For Diaz-Canel, ’11J’ Protest in Cuba was an ‘Unpleasant Event’

Miguel Díaz-Canel doing “voluntary work” this Sunday with young people on an agricultural farm. (@PresidenciaCuba)

14ymedio bigger14ymedio, Havana, 11 July 2022 — The official Cuban press has also made an 11J [July 11th] “special.” It is a series of opinion and analysis pieces, including an editorial, dated this Monday to talk about what it calls a “soft coup.” The roll-out began this Sunday, with a conference dedicated to young people, supporters of the Government. “We have full confidence in the Cuban youth, and we feel the shows of support every day in the fight against the media war and the active participation in the development of the country,” said Miguel Díaz-Canel.

The president, guataca [hoe] in hand, appeared at an agricultural farm in Bauta, Artemisa, to participate in “voluntary work” and talk about the demonstrations of a year ago. The demonstrators were, for the most part, young people, many of them today in prison, many others in exile, and the few that remain, warned so that today they do not think of repeating the feat.

“I want to remind you that it is true that (on July 11) we experienced unpleasant events, which we do not want to happen in our country. There were acts of vandalism, some with cruelty and with tremendous vulgarity and aggressiveness,” Diaz-Canel said.

However, the president celebrated that day that “the people took to the streets to defend the Revolution, the young people took to the streets to defend the Revolution, and in less than 24 hours, in much less than 24 hours, there were no more disturbances and the acts of vandalism and totally denigrating crimes against facilities, against people, had been extinguished.

Surprisingly, the leader decided to appropriate the spirit of 11J stating that “if there is something to celebrate this Monday, it is the victory of the Cuban people, of the Cuban Revolution, in the face of the attempts of those who wanted to turn (that) into a soft coup.”

The message plays in the editorial this Monday in the official newspaper Granma, entitled Un Girón en Julio*, although it contradicts a certain tone with Díaz-Canel. The president gave a long dissertation in Bauta on how love is always in the essence of Cubans and the Revolution loves love. Amid so much sweetness, he identified the J11 (July 11th) protesters and those who supported them with hate and evil. “Now, from the call they make, they are also calling for ruptures from positions of vandalism, from positions of events against citizen stability, against the stability of life in the country.”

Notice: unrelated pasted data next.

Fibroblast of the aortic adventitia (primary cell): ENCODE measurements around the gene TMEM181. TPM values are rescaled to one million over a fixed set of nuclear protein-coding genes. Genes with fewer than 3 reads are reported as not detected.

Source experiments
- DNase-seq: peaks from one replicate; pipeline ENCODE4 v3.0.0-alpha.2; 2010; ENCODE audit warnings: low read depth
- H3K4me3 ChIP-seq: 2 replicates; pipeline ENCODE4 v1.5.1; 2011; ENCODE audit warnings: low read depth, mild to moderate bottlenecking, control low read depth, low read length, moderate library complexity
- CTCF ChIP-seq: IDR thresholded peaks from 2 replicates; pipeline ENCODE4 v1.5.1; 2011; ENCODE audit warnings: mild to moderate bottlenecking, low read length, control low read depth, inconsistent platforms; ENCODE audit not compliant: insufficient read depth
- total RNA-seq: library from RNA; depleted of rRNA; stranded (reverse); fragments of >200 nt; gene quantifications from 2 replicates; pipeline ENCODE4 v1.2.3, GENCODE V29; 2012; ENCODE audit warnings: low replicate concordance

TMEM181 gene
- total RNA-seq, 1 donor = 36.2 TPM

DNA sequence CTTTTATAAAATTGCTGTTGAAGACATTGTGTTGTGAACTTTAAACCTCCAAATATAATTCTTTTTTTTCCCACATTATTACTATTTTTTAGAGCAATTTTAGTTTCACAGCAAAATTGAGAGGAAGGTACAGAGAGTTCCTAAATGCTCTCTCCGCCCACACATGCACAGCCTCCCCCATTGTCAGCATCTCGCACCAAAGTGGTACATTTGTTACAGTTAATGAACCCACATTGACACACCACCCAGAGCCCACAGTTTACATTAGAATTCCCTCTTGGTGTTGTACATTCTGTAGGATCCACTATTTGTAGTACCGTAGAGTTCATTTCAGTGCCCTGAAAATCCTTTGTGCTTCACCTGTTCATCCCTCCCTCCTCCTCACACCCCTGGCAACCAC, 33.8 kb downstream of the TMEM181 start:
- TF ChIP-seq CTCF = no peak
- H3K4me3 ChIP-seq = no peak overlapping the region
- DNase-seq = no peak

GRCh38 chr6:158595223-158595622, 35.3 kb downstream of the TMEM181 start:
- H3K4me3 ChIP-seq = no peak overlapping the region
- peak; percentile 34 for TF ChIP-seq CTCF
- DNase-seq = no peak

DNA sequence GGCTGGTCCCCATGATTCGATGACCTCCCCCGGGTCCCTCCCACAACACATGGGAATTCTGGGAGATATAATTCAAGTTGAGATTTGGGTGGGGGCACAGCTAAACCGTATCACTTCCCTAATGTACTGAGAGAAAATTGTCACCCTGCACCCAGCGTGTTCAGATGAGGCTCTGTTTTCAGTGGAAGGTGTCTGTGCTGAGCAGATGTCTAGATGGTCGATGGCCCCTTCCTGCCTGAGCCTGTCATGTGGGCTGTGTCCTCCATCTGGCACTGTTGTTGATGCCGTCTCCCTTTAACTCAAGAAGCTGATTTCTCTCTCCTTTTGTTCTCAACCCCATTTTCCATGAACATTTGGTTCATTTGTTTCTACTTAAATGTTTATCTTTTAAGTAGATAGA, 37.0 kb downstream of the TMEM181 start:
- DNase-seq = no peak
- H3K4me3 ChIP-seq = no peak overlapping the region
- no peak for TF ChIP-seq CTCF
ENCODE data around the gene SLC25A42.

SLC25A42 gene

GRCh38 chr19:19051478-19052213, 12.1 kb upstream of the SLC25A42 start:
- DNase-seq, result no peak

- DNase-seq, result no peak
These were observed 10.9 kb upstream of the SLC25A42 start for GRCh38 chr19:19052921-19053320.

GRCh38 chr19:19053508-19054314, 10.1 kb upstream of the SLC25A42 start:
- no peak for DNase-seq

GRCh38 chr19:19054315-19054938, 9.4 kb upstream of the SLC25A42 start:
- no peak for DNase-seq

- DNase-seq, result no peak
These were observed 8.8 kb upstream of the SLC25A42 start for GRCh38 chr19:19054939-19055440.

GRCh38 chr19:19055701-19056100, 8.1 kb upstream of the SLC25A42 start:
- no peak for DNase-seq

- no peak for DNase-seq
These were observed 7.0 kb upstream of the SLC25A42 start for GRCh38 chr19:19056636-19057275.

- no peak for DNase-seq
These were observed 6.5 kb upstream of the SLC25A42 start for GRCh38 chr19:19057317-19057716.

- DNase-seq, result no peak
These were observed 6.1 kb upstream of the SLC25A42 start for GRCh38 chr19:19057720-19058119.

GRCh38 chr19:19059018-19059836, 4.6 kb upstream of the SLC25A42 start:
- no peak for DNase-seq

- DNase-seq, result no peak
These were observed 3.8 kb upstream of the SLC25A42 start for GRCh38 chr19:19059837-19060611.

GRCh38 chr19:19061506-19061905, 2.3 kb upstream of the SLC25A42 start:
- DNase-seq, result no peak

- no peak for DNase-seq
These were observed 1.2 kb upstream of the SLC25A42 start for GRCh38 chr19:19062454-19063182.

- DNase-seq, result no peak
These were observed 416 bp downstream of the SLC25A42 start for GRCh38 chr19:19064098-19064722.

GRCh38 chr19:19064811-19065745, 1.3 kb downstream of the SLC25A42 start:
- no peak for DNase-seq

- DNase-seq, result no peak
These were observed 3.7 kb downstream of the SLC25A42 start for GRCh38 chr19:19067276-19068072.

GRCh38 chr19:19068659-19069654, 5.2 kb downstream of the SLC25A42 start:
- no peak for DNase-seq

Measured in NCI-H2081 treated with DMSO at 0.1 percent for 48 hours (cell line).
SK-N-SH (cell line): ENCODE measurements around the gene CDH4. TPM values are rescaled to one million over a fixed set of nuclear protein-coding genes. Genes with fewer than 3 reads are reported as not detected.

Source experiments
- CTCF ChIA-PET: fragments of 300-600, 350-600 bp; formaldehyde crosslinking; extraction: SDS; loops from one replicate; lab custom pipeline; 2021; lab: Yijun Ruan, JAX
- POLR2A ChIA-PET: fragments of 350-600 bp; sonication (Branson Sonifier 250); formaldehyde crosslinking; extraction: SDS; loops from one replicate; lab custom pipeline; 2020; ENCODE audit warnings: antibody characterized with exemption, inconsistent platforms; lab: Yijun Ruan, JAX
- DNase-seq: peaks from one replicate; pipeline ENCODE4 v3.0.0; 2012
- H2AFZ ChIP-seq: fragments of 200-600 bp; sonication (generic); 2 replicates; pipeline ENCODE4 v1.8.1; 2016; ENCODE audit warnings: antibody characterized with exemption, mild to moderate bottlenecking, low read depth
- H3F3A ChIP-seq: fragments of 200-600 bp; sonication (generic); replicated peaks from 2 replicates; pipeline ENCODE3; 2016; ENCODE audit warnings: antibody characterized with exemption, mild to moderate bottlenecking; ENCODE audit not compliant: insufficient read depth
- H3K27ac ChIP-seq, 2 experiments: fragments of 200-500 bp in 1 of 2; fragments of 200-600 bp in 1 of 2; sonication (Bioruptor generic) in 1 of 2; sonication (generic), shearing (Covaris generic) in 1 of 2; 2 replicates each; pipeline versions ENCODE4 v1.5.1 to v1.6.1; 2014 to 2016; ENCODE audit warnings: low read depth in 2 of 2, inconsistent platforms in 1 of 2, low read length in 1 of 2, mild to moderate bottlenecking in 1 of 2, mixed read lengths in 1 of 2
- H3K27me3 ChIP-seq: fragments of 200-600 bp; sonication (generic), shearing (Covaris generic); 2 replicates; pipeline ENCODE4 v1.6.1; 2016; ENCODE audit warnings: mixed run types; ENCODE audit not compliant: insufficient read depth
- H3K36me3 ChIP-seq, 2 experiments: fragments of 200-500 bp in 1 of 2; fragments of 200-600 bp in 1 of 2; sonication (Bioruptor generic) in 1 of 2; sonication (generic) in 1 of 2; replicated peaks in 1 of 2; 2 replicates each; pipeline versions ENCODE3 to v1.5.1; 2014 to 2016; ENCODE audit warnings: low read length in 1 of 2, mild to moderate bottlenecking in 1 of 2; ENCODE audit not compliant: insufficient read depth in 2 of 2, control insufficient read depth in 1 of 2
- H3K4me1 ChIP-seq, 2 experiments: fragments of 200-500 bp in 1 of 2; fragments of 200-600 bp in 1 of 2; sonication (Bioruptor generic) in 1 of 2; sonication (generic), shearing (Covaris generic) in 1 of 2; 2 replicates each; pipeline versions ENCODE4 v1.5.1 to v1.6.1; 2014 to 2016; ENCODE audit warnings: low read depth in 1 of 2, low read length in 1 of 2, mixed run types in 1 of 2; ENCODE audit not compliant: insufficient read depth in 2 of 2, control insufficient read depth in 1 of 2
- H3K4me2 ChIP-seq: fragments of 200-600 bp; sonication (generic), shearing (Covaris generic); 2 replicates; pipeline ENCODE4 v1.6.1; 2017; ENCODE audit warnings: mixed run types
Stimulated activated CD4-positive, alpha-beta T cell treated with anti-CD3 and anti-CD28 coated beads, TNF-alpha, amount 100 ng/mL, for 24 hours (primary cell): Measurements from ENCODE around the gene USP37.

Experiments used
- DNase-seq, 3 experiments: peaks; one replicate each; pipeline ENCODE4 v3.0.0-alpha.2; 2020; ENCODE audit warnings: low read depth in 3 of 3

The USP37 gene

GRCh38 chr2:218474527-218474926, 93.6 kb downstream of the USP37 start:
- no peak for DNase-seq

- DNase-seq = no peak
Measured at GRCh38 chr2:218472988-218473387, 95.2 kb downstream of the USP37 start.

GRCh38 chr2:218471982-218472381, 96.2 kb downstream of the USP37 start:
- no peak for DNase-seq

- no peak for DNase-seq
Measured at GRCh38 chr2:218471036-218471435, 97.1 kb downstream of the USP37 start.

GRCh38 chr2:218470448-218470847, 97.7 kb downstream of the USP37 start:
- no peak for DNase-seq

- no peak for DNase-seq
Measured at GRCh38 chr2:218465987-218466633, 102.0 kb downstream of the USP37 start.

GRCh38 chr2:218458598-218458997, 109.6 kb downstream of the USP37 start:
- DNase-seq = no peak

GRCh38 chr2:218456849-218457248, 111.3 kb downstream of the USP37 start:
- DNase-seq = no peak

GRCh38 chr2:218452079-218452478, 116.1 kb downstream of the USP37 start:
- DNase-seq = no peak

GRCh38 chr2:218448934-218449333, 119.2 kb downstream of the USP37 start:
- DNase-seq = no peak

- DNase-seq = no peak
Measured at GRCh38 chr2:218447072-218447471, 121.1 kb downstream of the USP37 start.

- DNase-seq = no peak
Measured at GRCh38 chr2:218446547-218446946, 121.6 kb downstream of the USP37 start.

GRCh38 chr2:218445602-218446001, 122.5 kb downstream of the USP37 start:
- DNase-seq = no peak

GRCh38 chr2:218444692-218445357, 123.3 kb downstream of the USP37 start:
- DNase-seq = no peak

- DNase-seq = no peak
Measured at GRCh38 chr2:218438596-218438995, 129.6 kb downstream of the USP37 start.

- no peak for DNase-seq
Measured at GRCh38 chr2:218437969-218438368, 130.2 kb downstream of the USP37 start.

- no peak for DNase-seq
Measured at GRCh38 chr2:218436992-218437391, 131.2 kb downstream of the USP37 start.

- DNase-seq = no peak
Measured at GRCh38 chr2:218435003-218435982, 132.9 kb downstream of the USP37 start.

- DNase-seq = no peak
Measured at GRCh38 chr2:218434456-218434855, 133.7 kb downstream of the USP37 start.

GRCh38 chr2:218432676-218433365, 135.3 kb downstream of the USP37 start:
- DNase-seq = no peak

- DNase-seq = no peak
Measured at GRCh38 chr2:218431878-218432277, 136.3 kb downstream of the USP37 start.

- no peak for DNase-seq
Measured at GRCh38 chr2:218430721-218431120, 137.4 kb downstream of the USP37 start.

In its editorial, the Cuban Communist Party’s newspaper, however, contemplates July 11 as one of the many battles that, according to the text, the Revolution has faced since its birth and against which it emerged victorious. “Because the dangers are true,” it says, “it is that the Cuban people have always been in the throes of combat. This was demonstrated on July 11, when they crushed that skirmish in a few hours,” it says, without being very clear if, finally, the prevailing belief is that the demonstrations were a serious coup attempt or an insignificant disturbance.

The newspaper also believes that there is an interest in “generating the false idea that material shortages and difficulties respond to inefficiency in the management of the revolutionary government, and to cover up its real cause: the inhumane economic siege of the United States.”

For its part, the official website Cubadebate opens full page with an analysis in which several specialists participate to address the “skirmish” or “soft coup.” In it, reference is made to how the complicated circumstances that Cuba was going through a year ago — and which now are far from having improved — were used to “intoxicate” and “thus generate citizen mobilization in the street.”

There is also space on the web for Reinaldo Rosado Roselló, responsible for logistics at the University of Informatics Sciences, who suffered a wound to the forehead on July 11 and has become a preferred witness of the ruling party, which uses him as a victim of “violent” protests.

There is no mention of Diubis Laurencio Tejeda, killed by a police shot. Nor to the hundreds of detainees, many of them sentenced to more than twenty years, nor to the combat order of Miguel Díaz-Canel to take to the streets to defend the system, with weapons if necessary.

*Translator’s note: Un Girón en julio — A Girón in July — references what the US calls the ’Bay of Pigs.’


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